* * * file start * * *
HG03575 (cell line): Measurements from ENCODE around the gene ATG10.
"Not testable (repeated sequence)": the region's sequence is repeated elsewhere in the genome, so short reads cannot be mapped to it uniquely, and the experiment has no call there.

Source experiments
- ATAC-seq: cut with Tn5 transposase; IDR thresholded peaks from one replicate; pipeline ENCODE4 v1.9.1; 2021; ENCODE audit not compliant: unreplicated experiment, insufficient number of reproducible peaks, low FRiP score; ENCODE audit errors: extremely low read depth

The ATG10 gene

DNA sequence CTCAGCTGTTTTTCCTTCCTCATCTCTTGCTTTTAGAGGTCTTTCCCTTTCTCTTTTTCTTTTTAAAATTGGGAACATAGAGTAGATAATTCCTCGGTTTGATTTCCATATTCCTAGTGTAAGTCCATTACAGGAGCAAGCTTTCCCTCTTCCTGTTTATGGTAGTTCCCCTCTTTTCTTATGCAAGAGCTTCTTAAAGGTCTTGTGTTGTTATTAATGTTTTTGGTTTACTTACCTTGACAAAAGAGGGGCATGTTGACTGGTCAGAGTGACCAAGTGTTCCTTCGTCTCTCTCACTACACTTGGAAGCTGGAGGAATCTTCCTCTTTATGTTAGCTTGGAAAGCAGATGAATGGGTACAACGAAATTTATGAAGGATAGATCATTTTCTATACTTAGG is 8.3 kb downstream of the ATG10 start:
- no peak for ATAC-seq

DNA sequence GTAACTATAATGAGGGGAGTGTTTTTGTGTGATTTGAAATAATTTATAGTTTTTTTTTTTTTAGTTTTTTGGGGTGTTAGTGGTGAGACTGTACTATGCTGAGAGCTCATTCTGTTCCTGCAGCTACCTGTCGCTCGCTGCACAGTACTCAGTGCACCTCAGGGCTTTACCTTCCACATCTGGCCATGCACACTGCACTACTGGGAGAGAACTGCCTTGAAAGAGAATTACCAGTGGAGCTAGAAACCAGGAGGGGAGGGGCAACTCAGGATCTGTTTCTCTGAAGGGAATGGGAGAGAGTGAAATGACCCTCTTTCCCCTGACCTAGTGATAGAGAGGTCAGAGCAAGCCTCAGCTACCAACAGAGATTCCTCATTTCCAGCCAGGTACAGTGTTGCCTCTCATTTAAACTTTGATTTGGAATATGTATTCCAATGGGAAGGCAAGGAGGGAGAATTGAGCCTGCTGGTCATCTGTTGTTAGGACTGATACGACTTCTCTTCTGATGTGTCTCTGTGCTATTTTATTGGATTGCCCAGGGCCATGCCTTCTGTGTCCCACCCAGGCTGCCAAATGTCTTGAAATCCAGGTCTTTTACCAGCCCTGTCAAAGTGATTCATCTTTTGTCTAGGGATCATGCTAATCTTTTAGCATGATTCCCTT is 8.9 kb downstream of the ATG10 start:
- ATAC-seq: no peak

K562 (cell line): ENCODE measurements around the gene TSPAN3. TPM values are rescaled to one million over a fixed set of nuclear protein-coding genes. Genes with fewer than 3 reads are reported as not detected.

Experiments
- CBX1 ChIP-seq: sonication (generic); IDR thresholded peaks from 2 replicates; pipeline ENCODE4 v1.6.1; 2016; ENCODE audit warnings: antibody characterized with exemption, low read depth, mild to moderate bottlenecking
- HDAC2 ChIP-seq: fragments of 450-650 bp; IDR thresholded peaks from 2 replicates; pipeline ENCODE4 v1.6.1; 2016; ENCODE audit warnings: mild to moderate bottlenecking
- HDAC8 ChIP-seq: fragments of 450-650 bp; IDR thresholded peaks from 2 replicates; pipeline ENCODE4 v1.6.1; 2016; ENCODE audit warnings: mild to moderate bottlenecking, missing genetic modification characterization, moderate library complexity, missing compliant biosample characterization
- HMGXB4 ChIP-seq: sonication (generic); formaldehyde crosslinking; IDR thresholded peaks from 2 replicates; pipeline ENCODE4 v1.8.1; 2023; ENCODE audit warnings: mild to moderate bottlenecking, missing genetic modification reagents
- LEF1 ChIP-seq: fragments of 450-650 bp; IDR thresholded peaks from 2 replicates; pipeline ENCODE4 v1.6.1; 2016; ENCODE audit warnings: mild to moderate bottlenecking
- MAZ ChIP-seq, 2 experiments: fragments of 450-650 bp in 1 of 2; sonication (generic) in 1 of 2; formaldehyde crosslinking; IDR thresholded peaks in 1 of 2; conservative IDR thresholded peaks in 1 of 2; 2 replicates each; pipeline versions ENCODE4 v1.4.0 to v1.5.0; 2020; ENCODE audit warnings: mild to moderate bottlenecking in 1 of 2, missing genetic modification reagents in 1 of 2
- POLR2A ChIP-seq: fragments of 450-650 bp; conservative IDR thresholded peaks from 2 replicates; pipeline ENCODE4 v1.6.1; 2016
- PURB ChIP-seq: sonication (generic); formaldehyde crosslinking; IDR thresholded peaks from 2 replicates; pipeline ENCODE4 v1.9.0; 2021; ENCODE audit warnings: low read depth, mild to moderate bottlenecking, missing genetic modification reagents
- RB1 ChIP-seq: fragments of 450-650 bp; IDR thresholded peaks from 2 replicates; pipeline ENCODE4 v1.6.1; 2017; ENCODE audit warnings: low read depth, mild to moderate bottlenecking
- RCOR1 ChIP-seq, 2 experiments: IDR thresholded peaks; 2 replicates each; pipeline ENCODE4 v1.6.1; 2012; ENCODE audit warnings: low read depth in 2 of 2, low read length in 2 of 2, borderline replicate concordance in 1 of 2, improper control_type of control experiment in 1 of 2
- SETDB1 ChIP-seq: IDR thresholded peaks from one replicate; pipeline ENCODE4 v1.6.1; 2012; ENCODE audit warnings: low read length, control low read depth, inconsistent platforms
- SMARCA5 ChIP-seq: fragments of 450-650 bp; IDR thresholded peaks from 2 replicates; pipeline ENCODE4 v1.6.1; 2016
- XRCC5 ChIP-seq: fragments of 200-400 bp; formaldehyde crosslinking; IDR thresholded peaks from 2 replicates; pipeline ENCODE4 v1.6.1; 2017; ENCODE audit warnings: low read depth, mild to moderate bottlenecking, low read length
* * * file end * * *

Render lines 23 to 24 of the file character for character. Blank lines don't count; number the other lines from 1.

- SMARCA5 ChIP-seq: fragments of 450-650 bp; IDR thresholded peaks from 2 replicates; pipeline ENCODE4 v1.6.1; 2016
- XRCC5 ChIP-seq: fragments of 200-400 bp; formaldehyde crosslinking; IDR thresholded peaks from 2 replicates; pipeline ENCODE4 v1.6.1; 2017; ENCODE audit warnings: low read depth, mild to moderate bottlenecking, low read length